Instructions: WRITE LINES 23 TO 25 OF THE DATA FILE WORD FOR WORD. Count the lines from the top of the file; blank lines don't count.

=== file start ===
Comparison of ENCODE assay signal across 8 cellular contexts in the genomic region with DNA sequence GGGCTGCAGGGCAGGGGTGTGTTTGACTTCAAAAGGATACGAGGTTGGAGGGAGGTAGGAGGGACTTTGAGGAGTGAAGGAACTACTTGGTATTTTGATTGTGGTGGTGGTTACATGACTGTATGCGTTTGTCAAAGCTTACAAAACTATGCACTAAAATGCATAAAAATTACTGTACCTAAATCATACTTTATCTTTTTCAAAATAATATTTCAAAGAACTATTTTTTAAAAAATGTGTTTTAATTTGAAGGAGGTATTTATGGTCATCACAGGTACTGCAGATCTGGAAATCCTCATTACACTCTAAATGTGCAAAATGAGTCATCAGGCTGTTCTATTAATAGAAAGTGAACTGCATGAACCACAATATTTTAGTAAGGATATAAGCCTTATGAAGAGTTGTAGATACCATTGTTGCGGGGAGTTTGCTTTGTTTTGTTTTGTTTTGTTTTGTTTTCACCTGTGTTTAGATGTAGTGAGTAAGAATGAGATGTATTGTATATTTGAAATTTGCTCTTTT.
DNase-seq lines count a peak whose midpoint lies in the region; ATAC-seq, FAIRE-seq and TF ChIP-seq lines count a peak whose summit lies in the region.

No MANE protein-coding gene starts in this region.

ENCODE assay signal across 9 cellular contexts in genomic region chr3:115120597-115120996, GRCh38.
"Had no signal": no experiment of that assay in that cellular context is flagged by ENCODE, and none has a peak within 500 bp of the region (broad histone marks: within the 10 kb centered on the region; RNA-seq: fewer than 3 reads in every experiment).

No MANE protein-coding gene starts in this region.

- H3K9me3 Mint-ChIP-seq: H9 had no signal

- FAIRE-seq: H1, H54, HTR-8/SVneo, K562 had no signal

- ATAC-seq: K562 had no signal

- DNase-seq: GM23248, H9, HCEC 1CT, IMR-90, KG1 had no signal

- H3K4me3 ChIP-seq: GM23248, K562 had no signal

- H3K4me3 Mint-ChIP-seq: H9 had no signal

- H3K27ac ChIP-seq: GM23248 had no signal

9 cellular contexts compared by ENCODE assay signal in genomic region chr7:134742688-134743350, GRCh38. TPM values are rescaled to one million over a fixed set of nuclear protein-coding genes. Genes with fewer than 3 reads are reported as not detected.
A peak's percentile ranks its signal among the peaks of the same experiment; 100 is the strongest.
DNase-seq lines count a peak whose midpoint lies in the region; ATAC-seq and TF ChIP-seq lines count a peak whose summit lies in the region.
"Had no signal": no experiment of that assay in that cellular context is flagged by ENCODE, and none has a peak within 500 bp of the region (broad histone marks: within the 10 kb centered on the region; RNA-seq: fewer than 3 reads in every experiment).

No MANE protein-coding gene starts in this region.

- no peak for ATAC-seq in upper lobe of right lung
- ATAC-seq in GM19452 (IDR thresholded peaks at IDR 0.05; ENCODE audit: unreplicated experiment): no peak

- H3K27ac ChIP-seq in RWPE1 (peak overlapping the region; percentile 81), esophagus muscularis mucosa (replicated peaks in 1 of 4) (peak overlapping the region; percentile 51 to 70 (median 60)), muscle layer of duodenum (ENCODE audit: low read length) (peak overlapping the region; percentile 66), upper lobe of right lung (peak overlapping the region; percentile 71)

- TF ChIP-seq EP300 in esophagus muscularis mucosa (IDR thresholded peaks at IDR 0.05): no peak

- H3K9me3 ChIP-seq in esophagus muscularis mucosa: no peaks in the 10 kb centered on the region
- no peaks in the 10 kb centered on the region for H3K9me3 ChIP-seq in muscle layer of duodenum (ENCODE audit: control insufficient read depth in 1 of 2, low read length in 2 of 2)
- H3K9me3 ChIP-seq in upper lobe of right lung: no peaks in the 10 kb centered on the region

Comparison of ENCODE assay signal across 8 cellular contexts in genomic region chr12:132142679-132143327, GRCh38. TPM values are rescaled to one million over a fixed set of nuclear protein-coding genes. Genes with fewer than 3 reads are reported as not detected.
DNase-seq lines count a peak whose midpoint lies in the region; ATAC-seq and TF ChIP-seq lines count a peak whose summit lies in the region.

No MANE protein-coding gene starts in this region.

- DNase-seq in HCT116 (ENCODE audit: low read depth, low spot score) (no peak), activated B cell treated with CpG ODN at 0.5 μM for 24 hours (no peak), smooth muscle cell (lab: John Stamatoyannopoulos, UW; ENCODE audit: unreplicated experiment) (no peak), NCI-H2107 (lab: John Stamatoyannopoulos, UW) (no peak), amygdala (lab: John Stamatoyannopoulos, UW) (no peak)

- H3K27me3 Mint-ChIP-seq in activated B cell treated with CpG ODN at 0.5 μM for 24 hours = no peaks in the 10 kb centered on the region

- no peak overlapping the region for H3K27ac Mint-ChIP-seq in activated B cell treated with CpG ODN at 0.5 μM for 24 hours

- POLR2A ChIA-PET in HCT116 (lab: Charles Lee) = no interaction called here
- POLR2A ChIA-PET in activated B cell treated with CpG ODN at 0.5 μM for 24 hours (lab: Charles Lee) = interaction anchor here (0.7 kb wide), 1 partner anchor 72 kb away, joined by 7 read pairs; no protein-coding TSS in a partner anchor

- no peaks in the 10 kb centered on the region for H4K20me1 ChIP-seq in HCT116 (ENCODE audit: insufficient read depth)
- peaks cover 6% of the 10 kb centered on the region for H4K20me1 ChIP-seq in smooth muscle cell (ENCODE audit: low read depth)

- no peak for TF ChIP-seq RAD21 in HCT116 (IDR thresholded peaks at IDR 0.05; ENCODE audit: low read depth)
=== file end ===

- H3K9me3 ChIP-seq in esophagus muscularis mucosa: no peaks in the 10 kb centered on the region
- no peaks in the 10 kb centered on the region for H3K9me3 ChIP-seq in muscle layer of duodenum (ENCODE audit: control insufficient read depth in 1 of 2, low read length in 2 of 2)
- H3K9me3 ChIP-seq in upper lobe of right lung: no peaks in the 10 kb centered on the region